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Dr. Deming and Profound Knowledge - The "Must Knows"

The journey of Mastery asks you to examine what you must know, must do, and must be in order to master performance and realize results.   So when you ask yourself the right questions - How can I see "it" better, believe "it" better, and do "it" better, and make a difference?" - you start by looking at what we need to know.

Dr. W. Edwards Deming, the revered American thinker who fostered Japanese success after World War II, asked himself the question, "What do people need to know in order to succeed?"  And based on that question, he developed the concept of Profound Knowledge. 

Profound Knowledge is a framework to help people apply best effort to right tasks.  It is based around 4 principles:  theory of knowledge, appreciation of a system, theory of variation, and understanding of psychology.  All 4 of these principles are intertwined - none are very meaningful or helpful without the others.

Appreciation for a System

In his book Foundation for Management of Quality in the Western World, Dr. Deming defines a system as "a series of functions or activities (subprocesses, stages - hereafter components) within an organization that work together for the aim of the organization."  Therefore, all work is done as part of a system.  But it is important to optimize systems for the aim of the entire organization.  Optimizing one department might come at the expense of another department within the organization, thereby negating the benefit to the aim of the organization as a whole.

Theory of Variation

Understanding the theory of variation is the next step after learning about systems.  When trying to evaluate whether or not you have a stable system, you must look at variation in the output.  Systems have common cause variation (small amount of variation that is within acceptable limits) and special cause variation (drastic variation resulting from something unexpected.)  Being able to evaluate what kind of variation your system is experiencing will help you work to minimize the variation, and manage the system.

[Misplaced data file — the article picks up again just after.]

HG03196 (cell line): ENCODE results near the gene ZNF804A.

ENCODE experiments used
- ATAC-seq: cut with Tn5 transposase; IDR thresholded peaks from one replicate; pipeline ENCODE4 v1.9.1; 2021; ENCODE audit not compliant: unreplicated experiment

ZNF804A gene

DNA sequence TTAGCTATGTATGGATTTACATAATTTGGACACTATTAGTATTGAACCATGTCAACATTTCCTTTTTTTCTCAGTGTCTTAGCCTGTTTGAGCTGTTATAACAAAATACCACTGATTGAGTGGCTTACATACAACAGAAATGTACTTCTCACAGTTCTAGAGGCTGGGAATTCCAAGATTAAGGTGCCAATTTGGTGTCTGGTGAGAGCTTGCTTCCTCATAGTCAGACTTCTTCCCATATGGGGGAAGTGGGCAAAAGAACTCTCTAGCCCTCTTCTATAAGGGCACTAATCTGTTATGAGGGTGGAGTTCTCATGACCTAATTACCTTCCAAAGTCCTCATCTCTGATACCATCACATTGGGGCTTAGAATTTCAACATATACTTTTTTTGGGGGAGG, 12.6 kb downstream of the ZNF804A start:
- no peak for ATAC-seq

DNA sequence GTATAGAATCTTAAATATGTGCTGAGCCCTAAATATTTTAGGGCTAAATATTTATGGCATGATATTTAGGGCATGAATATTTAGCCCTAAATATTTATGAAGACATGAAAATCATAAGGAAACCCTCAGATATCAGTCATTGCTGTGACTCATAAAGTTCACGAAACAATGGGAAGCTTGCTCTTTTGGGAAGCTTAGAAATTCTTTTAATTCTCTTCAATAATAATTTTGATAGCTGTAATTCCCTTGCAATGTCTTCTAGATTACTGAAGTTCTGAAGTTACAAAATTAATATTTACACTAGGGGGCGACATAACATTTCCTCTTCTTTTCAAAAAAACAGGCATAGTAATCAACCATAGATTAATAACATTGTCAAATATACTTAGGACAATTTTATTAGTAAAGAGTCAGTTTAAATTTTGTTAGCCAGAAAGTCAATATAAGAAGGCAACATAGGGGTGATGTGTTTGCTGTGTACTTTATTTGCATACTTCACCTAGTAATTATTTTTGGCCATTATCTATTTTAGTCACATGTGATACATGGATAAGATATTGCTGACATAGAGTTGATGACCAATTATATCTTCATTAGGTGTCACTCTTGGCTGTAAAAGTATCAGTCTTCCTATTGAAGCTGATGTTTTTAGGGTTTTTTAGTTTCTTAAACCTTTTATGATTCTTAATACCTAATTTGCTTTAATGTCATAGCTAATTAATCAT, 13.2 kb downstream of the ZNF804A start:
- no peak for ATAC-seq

Theory of Knowledge

Understanding what knowledge is, and how it works, is critical for someone trying to figure out what it is he/she needs to know.  Knowledge is different from information.  Information is raw data that serves only to confuse and complicate.  Knowledge is an organized set of data that can be used to make decisions.  We already have too much information in most cases (the Internet has given people an absolute overload of information.)  But most of the time we have too little information - data that has been evaluated and organized into a theory so that it is actually useful.  Knowledge is rooted in theory - a thousand examples don't prove a theory, but a single example can disprove a theory.

Understanding of Psychology

Psychology helps us figure out why people do what they do.  Intrinsic motivation causes people to do something because they like doing it, they feel valued doing it, it is important to them, or any other reason that comes from within.  Extrinsic motivation is driven by factors controlled by outside factors.  Examples can include pay, points toward earning something, and promise of promotion.  Intrinsic motivators are far stronger than external motivators. 

 


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